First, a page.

Time-outs were originally designed in order to help a child reflect on his or her behavior in an effort to change his or her behavior. However, in recent years, brain imagining has shown that relational pain-like that caused by isolation during punishment, can look the same as the experience of physical abuse. In other words, the experience of a time-out can often have more negative implications than positive implications on a growing child and his brain. Below please find three reasons why you should avoid giving time-outs as well as the reasoning behind introducing “time-ins”.
1. Time outs may trigger a child’s fear of abandonment as he is separated from his parent during the time that he needs his parent the most
2. Time outs don’t help kids learn to regulate their emotions
3. Time outs don’t help kids learn how to work through their emotions and deal with the cause of problematic behavior
Time outs may trigger a child’s fear of abandonment as he is separated from his parent during the time that he needs his parent the most
Sending a child on a time out may be experienced by your young child as an act of pushing her away during a time when she may need you the most. A time out sends a message to a child that not all parts of her are loveable. When a parent isolates a child during a time out repeatedly he may actually be sending a message to his child that she is unwanted or not entirely accepted thus causing relational wounds for the child and triggering feelings of abandonment. This can lead to relational problems as an adolescent or adult.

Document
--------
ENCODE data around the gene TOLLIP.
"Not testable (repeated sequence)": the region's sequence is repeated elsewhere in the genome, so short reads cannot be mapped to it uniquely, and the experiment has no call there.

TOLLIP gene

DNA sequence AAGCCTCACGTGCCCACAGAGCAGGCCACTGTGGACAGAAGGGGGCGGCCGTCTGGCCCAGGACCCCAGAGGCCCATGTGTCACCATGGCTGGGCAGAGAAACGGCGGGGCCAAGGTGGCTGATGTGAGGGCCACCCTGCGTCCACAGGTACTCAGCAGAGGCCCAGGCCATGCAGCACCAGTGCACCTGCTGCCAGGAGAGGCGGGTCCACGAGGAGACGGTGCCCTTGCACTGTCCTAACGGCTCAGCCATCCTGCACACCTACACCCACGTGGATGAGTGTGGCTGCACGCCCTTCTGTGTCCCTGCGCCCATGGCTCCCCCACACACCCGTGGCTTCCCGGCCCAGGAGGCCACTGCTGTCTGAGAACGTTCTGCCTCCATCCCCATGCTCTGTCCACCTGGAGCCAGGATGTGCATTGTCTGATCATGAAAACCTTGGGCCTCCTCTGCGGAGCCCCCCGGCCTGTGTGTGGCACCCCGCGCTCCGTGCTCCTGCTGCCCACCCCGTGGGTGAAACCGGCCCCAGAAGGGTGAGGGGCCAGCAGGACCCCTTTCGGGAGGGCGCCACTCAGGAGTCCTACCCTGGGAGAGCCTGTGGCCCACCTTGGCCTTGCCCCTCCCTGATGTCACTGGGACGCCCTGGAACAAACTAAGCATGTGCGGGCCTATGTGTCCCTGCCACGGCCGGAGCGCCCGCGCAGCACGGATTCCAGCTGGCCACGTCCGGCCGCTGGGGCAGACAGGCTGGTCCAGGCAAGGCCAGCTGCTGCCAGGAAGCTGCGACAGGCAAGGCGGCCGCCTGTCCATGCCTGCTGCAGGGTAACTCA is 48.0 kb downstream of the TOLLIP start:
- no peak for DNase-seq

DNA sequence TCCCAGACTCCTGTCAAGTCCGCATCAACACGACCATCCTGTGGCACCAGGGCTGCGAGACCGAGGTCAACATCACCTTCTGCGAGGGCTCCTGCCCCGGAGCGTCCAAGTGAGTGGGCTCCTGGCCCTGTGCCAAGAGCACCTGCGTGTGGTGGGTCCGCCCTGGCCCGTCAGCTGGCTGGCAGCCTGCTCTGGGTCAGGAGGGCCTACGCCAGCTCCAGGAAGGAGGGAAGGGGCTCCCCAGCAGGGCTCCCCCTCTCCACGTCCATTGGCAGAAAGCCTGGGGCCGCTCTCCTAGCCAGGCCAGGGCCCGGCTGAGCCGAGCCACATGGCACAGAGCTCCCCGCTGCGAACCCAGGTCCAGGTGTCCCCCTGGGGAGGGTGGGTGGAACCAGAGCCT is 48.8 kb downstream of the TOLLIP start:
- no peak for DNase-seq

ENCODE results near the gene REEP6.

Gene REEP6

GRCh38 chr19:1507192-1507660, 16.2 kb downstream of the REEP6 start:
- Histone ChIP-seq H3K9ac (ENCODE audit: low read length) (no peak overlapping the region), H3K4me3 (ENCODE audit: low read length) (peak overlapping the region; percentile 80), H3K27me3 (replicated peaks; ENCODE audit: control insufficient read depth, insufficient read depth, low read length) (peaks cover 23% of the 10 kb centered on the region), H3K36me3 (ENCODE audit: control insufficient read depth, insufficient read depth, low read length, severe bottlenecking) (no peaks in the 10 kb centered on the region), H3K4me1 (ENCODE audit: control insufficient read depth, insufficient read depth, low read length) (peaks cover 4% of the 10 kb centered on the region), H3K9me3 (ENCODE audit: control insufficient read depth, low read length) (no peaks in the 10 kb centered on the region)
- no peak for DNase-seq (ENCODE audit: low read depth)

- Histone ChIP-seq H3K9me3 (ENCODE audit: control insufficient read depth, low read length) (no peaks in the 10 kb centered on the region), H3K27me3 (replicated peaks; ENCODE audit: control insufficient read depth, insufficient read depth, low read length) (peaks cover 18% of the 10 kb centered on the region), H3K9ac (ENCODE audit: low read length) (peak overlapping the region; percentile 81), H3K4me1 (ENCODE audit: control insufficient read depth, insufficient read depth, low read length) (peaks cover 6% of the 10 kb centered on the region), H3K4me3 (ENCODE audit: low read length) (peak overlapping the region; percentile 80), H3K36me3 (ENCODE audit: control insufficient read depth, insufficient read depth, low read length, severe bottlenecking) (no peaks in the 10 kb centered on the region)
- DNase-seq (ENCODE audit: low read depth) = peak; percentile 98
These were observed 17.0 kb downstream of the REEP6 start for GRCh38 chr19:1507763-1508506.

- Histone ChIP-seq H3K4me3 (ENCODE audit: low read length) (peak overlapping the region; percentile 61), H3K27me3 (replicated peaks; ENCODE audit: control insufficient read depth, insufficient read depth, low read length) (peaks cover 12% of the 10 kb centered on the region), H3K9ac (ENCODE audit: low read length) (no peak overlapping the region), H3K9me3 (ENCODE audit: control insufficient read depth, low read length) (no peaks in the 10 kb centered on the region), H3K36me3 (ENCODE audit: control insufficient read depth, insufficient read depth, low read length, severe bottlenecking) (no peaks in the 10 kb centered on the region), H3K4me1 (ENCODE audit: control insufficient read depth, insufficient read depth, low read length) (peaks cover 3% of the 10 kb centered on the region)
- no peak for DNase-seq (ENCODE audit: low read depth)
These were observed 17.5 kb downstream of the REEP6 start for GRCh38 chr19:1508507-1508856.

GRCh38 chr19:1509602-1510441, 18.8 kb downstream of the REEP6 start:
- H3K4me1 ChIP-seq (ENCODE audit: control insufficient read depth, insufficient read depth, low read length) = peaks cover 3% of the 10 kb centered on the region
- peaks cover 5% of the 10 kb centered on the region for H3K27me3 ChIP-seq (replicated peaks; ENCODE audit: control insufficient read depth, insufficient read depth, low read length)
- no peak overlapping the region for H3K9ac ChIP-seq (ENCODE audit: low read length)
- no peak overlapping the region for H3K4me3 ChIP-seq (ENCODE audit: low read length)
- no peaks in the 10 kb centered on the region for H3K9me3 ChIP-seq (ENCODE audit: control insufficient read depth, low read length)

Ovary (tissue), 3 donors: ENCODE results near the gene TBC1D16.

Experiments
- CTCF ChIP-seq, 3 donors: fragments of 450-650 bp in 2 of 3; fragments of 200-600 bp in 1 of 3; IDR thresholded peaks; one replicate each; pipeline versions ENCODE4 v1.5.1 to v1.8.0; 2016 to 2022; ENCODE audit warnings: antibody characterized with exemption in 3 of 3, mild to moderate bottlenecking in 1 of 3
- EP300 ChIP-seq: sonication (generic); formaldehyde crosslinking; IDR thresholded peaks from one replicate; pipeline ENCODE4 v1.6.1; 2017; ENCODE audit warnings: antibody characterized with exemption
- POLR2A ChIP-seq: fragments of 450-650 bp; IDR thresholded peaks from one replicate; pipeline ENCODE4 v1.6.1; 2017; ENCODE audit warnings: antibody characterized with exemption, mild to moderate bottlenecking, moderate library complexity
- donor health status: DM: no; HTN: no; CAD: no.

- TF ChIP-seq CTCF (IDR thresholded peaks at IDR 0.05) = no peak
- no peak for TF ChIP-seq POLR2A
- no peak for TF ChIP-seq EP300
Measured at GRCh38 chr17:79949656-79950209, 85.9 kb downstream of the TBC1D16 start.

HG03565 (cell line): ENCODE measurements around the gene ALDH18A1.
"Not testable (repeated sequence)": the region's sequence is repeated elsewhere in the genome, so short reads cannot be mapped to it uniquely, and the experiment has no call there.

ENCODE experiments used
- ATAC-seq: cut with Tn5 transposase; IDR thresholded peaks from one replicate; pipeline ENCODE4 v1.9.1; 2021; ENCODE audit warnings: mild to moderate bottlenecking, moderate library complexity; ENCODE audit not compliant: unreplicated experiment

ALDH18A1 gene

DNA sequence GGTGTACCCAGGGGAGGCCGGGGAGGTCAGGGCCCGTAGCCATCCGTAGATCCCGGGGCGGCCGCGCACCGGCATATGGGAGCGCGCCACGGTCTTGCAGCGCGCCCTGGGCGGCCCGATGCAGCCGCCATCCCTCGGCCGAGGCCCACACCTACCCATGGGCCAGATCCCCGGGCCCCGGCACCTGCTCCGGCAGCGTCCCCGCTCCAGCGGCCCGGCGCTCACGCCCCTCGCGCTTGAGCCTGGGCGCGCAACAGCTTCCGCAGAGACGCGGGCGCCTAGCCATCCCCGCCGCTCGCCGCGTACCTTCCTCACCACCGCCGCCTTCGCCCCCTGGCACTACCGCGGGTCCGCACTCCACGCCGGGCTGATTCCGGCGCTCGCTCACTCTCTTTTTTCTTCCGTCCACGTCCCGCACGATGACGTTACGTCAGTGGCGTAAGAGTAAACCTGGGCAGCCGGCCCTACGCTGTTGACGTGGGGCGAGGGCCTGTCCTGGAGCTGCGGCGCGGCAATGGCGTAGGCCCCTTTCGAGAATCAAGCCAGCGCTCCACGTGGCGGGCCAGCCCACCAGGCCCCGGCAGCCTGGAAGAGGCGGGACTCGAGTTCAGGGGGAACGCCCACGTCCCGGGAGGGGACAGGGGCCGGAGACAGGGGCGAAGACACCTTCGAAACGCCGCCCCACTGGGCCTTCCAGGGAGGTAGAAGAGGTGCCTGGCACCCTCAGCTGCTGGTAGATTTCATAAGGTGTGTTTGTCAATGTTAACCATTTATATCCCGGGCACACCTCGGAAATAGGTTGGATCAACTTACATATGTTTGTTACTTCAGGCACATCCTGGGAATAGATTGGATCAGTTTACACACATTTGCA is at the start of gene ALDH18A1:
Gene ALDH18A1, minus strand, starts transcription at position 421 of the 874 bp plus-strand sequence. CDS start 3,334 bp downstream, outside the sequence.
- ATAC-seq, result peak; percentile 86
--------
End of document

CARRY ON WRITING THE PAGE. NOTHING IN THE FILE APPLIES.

Time outs don’t help kids learn to regulate their emotions
The best way to calm a child is by creating a comforting “holding environment” for her, giving her the message that all parts of her are acceptable and can be tolerated and teaching her what she can do differently next time once she is calm. A timeout however, sends the opposite message. A holding environment, which can be in the form of staying with your child during their intense feelings, will better teach your child that their feelings are okay. On a time out if a child is isolated than they don’t learn the tools to self-regulate or self-soothe as nobody is teaching them how to do so. With a “time-in”, the parent is there to teach. Remember the word discipline means “to teach”.
Time outs don’t help kids learn how to work through their emotions and deal with the cause of problematic behavior
A time out sends the message to a child that only her pleasant expressions/feelings are safe. So, a child may conclude that her challenging feelings are unlovable. With this message a child may learn to repress messy or ugly feelings which is not healthy and causes problems later in life.
What to do Instead
3 Reasons the experts advise against time-outs and why having a “time-in” is a positive new alternative.
When you see warning signs for an oncoming meltdown take your child on a “time in”. “Time ins” let your child know that you are here for her and can tolerate her big feelings. A time in can be in the form of cuddling with your child, teaching your child calming breathing exercises or reading a book with your child. The point is just letting your child know that you are there for her and that she is safe with you and her feelings-and you will help her to manage them. Then you will teach her how to do this for herself.